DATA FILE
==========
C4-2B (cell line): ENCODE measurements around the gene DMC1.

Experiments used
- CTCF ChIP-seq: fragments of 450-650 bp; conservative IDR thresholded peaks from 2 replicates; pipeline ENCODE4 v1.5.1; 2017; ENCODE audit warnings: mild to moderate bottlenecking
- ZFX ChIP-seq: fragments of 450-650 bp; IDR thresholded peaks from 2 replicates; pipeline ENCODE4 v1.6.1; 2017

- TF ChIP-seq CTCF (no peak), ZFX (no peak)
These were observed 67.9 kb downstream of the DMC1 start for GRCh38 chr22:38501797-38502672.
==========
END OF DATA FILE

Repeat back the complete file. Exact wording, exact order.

C4-2B (cell line): ENCODE measurements around the gene DMC1.

Experiments used
- CTCF ChIP-seq: fragments of 450-650 bp; conservative IDR thresholded peaks from 2 replicates; pipeline ENCODE4 v1.5.1; 2017; ENCODE audit warnings: mild to moderate bottlenecking
- ZFX ChIP-seq: fragments of 450-650 bp; IDR thresholded peaks from 2 replicates; pipeline ENCODE4 v1.6.1; 2017

- TF ChIP-seq CTCF (no peak), ZFX (no peak)
These were observed 67.9 kb downstream of the DMC1 start for GRCh38 chr22:38501797-38502672.